How Indigenous communities build energy sovereignty


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In the Hawaiian island of Moloka’i, residents — many of whom are Native Hawaiian — pay a high price for electricity: 41 cents per kilowatt hour compared to the United States average of 13 cents. Although Moloka’i residents use the least energy of all the Hawaiian Islands, they are saddled with the greatest expense. This energy inequality has led the community to try to gain more control over how their energy is sourced and distributed.

The Moloka’i are one of many Indigenous groups around the U.S. making inroads toward energy sovereignty. But the approach and methods differ depending on communities’ belief systems, landscapes and local politics. For two rural cooperatives in Hawai‘i and New Mexico, energy sovereignty means taking actions toward decentralizing resources, increasing solar power plus storage and centering community and the land in the process.

Not all renewables are created equal

Residents of Moloka’i are still in the nascent stages of gaining more community control over their energy. To find the best renewable solutions that fit both their culture and the natural environment, they have turned to their traditions and beliefs.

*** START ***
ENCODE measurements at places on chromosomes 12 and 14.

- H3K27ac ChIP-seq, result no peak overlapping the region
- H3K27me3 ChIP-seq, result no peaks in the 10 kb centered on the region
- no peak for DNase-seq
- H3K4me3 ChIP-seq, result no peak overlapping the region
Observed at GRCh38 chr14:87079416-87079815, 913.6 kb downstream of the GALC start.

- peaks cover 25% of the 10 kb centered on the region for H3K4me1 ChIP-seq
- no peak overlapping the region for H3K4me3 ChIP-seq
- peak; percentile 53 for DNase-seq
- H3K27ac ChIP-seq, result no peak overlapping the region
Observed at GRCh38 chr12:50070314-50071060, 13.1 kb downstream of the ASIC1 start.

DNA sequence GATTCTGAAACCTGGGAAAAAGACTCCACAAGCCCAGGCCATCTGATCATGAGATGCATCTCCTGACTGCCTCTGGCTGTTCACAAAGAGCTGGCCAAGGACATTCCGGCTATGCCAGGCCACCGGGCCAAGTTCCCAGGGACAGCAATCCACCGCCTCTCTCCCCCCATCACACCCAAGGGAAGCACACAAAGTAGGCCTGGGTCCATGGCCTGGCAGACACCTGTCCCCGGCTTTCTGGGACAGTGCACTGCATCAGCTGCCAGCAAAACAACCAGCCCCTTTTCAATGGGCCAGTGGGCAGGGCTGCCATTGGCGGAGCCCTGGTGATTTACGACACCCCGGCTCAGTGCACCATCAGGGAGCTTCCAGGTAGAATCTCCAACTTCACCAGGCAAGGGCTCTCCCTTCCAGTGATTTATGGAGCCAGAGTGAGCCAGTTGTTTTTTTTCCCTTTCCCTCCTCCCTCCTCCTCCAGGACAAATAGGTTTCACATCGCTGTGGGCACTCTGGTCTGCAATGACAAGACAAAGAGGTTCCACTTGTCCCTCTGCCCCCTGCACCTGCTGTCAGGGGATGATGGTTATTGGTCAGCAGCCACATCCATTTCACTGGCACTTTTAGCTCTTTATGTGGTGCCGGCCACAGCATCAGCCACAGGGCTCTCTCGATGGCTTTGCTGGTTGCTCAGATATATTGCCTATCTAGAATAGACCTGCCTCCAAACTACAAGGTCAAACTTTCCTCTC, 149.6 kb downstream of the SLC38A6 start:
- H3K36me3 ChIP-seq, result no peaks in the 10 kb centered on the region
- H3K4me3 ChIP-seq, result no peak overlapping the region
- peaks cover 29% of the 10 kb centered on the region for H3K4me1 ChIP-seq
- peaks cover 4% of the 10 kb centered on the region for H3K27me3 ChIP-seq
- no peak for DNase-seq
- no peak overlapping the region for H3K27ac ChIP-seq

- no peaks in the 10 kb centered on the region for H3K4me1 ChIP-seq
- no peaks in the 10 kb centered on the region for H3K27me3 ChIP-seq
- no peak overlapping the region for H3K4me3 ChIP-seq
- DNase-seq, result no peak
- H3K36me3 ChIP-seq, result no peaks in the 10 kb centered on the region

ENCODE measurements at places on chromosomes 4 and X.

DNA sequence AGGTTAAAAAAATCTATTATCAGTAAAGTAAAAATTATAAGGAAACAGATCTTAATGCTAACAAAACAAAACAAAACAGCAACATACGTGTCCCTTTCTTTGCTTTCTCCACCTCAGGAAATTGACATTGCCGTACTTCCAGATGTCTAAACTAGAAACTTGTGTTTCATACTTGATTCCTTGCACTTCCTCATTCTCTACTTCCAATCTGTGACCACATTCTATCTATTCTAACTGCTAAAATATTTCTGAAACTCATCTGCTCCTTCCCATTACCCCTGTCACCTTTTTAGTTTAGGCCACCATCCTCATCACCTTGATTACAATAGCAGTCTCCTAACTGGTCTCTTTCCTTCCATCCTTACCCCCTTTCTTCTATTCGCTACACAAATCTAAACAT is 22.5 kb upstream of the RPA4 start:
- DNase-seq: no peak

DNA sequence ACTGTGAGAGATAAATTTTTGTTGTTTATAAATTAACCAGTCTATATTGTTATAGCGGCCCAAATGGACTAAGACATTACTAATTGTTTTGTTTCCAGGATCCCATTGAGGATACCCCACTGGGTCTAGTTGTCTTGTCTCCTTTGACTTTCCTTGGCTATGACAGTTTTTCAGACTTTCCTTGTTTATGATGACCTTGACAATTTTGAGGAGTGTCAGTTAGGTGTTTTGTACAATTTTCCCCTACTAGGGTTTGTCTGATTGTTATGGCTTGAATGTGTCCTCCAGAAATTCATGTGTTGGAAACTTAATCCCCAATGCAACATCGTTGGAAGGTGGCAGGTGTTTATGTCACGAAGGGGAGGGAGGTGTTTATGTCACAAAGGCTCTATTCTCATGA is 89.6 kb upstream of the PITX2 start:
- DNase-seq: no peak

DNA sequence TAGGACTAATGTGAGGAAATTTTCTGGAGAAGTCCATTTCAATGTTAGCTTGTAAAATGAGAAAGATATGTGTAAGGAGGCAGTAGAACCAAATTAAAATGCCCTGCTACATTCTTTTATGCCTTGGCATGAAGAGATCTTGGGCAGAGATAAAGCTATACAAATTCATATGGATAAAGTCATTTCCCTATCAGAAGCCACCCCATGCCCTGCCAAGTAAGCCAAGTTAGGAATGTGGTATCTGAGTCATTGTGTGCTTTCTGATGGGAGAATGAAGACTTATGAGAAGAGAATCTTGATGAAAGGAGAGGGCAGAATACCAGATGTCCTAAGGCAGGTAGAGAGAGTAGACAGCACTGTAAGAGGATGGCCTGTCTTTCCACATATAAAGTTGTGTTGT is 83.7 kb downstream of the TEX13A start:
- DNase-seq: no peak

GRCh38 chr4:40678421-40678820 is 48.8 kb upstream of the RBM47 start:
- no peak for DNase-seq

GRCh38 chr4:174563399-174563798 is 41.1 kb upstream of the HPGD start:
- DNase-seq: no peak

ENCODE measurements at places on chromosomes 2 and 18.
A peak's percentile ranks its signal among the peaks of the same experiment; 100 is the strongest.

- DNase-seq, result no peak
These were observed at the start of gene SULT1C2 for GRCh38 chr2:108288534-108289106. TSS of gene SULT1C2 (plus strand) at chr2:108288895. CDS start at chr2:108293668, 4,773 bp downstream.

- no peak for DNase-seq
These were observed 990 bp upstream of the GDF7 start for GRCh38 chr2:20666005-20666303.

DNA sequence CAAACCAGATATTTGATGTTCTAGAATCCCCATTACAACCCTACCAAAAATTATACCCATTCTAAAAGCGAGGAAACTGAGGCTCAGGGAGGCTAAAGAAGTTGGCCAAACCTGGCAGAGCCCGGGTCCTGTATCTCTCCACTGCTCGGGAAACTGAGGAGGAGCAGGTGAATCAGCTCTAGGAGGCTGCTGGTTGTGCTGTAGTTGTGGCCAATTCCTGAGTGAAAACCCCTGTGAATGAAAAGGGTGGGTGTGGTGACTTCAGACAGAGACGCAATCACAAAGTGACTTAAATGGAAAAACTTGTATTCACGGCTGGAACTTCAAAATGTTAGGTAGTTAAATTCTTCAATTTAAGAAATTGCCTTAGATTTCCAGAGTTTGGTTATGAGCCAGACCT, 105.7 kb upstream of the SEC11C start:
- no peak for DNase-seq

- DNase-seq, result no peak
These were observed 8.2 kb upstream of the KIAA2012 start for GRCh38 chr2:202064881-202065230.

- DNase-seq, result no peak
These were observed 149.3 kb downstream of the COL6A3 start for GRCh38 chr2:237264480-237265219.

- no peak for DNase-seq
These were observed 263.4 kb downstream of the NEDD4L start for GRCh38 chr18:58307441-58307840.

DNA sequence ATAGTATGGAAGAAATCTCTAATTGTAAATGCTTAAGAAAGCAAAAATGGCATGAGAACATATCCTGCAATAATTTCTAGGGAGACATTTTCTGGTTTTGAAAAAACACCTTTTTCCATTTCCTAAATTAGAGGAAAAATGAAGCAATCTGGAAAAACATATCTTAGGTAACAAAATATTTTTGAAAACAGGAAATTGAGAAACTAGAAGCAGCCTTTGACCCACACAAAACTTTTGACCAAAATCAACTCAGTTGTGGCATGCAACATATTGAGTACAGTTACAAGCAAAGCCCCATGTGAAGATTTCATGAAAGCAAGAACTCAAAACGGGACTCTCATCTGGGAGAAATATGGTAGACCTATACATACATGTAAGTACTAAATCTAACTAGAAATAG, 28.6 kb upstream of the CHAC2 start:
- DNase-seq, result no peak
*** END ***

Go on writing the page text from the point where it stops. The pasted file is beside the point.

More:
“The land is the chief, and we are the servants,” says Lori Buchanan, vice president of Ho’ahu Energy Cooperative. The cooperative was formed in 2020 and was officially incorporated in February with the aim of providing locally owned, affordable, renewable energy. “The people are there to serve the resources and to ensure that the resources are not only sustainable — which is a word I don’t like to use — but make them abundant in perpetuity, because we think hundreds of years down the road. Our vision is not shortsighted like corporate greed and a quick buck, but very longsighted for the next generation and the next generation.”


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